inhibitor (or immunity protein) of the contact-dependent growth inhibition (CDI) system of Burkholderia pseudomallei E479, and similar proteins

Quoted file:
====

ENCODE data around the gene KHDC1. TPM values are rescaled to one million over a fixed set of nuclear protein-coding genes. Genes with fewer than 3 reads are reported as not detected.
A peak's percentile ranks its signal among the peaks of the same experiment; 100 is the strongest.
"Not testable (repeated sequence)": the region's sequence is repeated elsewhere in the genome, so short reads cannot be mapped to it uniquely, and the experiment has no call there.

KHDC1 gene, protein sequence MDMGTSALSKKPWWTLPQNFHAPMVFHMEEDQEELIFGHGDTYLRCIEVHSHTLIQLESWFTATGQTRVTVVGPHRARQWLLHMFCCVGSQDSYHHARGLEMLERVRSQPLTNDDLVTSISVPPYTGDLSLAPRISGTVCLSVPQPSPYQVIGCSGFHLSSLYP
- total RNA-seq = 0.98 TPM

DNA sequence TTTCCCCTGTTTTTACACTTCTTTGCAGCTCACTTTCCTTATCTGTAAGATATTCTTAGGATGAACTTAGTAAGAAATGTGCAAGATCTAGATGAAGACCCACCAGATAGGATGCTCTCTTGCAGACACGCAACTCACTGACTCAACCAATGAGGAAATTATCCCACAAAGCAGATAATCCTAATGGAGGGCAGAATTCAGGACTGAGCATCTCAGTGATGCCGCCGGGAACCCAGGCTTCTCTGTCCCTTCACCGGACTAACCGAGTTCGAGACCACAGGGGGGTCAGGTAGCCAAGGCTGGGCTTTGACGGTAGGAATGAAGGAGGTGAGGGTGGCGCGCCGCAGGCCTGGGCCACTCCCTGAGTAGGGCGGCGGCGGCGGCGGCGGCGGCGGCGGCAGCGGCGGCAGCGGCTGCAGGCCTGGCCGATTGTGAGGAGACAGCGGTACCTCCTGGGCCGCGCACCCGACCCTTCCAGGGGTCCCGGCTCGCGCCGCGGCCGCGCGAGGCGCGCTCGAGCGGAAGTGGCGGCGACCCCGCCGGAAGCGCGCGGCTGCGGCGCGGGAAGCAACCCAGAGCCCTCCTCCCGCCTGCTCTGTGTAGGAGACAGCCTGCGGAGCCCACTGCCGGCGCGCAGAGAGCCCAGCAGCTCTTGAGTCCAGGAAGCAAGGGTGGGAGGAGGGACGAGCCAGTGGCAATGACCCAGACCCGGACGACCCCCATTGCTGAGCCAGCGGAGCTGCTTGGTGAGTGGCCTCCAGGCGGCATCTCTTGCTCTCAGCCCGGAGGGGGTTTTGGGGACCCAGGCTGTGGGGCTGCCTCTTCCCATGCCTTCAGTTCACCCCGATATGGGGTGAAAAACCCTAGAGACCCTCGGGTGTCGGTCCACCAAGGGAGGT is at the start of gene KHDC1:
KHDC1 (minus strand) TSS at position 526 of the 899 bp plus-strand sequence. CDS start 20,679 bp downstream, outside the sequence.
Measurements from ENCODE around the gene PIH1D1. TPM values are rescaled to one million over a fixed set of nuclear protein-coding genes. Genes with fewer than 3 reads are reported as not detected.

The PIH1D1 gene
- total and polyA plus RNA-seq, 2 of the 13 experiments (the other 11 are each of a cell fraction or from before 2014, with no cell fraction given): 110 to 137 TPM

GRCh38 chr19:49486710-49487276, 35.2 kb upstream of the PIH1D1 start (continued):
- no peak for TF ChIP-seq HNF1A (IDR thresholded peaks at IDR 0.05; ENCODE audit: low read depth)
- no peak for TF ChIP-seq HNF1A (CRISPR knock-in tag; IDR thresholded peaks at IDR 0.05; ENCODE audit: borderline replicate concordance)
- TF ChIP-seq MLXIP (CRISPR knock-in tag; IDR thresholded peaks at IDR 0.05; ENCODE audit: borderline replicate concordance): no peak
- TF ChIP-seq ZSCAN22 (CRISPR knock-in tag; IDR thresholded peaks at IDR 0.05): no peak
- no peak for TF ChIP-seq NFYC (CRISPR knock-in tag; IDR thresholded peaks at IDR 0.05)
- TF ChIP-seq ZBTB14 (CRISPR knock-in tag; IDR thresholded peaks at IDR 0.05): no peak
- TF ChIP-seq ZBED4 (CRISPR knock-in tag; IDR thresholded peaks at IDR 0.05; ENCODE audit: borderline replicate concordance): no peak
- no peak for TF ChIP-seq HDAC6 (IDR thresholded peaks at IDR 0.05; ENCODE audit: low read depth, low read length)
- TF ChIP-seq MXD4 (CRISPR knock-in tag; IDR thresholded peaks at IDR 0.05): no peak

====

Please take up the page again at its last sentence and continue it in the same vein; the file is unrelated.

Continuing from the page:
CDI toxins are expressed by gram-negative bacteria as part of a mechanism to inhibit the growth of neighboring cells. This model represents the inhibitor (CdiI, also called CdiI immunity protein) of the CdiA effector protein from Burkholderia pseudomallei E479 (which is a tRNase). CdiA secretion is dependent on the outer membrane protein CdiB. Upon binding to a receptor on the surface of target bacteria, the CDI toxin is delivered via its C-terminal domain (CdiA-CT). The CdiI immunity proteins are intracellular proteins that inactivate the toxin/effector protein to prevent auto-inhibition. They are specific for their cognate CdiA-CT and do not protect cells from the toxins of other CDI+ bacteria. Thus, CDI systems encode a complex network of toxin-immunity protein pairs that are deployed for intercellular competition. Although related B. pseudomallei E479 CdiA-CT has structural homology to B. pseudomallei 1026B CdiA-CT (both tRNases), their cognate CdiI immunity proteins share no significant sequence or structure homology. This CdiI binds its cognate toxin CdiA-CT domain with high affinity.